A cerebral experience in the heart of Lima
The human brain has an austere, almost gothic beauty. It’s not something I’ve ever contemplated but it’s hard to avoid introspection when you’re standing in a room lined wall to wall with pickled cerebrums.
Each of these 300 floating organs, plus the 2910 others kept in storage at Lima’s Museo del Cerebro, was once a sentient being. Now they’re just brains in a museum, struck down by a litany of awful illnesses. Every jar is labelled with the malady that claimed its brain: Alzheimers; Parkinsons; Tapeworms (cystisercosis); Tumours; Creutzfeld-Jacob Disease. Haemorrhages manifest as ominous black blots in the cerebral cortex; toxoplasmosis leaves an angry face imprinted on the grey matter.
Museo del Cerebro, which opens mornings from Monday to Saturday, is a macabre but fascinating place. Part of Peru’s National Institute of Neurological Sciences, its vast collection of brains is one of the world’s largest. Each specimen belongs to a former patient of the institute, which oversees the neurological treatment throughout the country and also functions as a specialist hospital. The museum might seem an unlikely tourist at- traction but it receives 5000 visitors a year; the point of putting these grim relics on display is to show people how easily brain damage can occur and, in some cases, how to avoid it. “People can see what brain diseases look like and realise that many can be prevented,” says neuropathologist Dr Diana Rivas, the museum’s director.
Today all Peruvian medical students come to the institute to study the neuropathological specimens, but another main focus is educating school students. Displays emphasise the consequences of poor hygiene, excessive alcohol and drug abuse, smoking, and chronic diseases such as hypertension and high cholesterol.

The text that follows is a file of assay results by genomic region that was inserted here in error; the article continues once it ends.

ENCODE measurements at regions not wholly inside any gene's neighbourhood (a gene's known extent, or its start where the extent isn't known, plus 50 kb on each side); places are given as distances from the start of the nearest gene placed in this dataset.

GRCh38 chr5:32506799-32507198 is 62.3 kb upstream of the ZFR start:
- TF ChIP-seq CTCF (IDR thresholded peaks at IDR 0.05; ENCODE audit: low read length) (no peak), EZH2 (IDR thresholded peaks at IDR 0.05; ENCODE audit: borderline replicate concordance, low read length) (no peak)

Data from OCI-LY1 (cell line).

It was one of Rivas’s predecessors, Luis Palomino, who first collected the brains – amassed since the institute’s first autopsy in 1942 – and put them on show. The institute occupies foundations laid in 1700 as one of Lima’s first asylums. “Initially and until about 50 years ago this was an asylum run by the nuns of St Vincent de Paul,” Rivas says. “Many families abandoned their chronically ill relatives here.”
Located in the once-prosperous neighbourhood of Barrios Altos and overlooked by the pastel-painted slums of San Cristobal Mountain, it feels less like an institution than a place of religious pilgrimage. There are chapels everywhere, dedicated to St Michael, St Vincent and the Virgin, among others. Rivas cites a local legend that contends Jesus once appeared at the hospital and decreed it should become a centre for incurable diseases. Hence the preoccupation with prayer. Occasionally, and touchingly, villagers make pilgrimages from the remote Andes to visit departed relatives. Each exhibit is fastidiously catalogued so it’s easy to locate who they’re after.
“We leave the family member alone in a room with the brain inside a bottle,” Rivas says. “I saw one man take off his hat and strike up a conversation with the brain as if it were a living person. I think he cried a bit, too. One family has been to visit their relative’s brain three times. I have little knowledge of how people worship their ancestors in the mountains, but it felt like a powerful veneration.” • limaeasy.com • lan.com • adventureworld.com